This extension of the Great Glen fault that cuts through the Scottish Highlands is the best ‘hands-on' exposure of a shear fault to be seen in Britain
Between 480 and 390 million years ago the Iapetus Ocean closed as continents on either side collided and forced up the huge Caledonian Mountain chain. Sandy sediments were metamorphose to form psammite and tilted almost vertically. Rocks melting beneath the mountains generated magma that forced its way up into the crust and solidified into bodies of granite. After the Caledonian Mountains formed, tensional forces pulled blocks of crust horizontally past each other for hundreds of kilometres along a series of strike-slip faults. At Back Sand Dalradian psammites lie side by side with the Graven Granite, separated by the Walls Boundary Fault – an extension of the Great Glen Fault that runs through mainland Scotland. The fault is not currently active but significant movement occurred around 370 million years ago and again 200 million years later causing massive earthquakes and moving the rocks on either side about 100km past one another. Fault movements crushed and folded the psammites against the tougher granite.Folding varies in scale from centimetres to several metres producing the beautiful features at the west end of the beach. The sandy bay formed as the weaker crushed rocks eroded exposing the 20m high granite wall in the east.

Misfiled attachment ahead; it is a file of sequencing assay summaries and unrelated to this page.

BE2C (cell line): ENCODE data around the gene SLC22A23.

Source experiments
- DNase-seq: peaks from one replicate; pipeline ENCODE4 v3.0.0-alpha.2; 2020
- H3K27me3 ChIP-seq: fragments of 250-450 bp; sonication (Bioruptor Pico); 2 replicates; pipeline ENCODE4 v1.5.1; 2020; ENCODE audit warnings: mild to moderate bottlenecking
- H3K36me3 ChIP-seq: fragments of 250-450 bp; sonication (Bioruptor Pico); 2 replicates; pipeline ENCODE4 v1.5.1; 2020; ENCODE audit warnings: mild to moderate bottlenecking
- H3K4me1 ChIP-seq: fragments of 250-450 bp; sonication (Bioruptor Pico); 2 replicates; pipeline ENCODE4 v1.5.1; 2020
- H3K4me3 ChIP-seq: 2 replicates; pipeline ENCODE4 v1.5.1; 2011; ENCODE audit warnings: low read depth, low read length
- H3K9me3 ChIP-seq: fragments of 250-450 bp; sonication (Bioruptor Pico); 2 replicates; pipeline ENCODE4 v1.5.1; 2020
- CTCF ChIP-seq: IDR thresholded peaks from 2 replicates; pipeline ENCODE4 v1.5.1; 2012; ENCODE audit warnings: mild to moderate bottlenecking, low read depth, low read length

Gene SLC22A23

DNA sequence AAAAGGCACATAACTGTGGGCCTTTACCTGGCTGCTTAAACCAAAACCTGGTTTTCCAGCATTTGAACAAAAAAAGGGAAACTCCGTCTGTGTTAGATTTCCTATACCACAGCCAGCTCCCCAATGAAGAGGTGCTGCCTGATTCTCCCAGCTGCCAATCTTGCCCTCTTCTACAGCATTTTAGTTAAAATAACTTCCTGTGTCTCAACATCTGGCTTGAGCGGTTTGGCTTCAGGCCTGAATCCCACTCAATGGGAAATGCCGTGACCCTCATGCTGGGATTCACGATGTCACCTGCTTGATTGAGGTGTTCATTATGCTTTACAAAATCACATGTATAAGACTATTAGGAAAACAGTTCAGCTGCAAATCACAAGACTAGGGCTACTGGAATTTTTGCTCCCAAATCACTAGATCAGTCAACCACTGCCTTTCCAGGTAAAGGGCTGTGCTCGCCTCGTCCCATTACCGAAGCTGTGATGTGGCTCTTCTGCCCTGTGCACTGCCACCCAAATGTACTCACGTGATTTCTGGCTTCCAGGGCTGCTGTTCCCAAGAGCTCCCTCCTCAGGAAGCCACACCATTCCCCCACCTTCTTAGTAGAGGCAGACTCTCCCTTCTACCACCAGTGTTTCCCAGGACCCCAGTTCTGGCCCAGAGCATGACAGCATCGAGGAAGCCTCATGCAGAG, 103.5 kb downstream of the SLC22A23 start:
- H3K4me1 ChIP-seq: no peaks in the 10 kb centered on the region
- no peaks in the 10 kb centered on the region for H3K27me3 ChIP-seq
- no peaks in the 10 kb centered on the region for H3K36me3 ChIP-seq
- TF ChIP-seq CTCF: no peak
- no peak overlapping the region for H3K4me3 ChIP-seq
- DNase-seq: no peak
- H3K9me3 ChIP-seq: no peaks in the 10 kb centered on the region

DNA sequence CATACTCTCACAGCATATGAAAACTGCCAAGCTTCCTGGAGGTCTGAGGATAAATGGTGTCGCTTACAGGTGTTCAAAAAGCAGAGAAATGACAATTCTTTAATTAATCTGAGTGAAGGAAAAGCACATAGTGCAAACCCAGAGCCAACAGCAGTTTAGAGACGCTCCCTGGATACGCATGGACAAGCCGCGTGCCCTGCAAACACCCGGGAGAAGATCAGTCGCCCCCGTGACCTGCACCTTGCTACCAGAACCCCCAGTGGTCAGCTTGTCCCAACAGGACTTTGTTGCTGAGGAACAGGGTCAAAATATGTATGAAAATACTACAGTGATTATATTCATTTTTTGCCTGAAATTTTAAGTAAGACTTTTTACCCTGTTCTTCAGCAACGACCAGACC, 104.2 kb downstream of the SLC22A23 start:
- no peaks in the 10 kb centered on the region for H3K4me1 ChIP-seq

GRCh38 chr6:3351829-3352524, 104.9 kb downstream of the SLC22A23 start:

Back Sand is in the North Mainland near Ollaberry
Take the A970 and the B9079 to Ollaberry
Turn right at the post office (just before Runnadale), follow the road around to the church and park
Walk round or through the churchyard and follow the public access route around the coast until you reach the interpretive panel
Please note this walk contains two-step stiles. It is a steep and slippery scramble down to the beach so caution is necessary. It is not advised in wet weather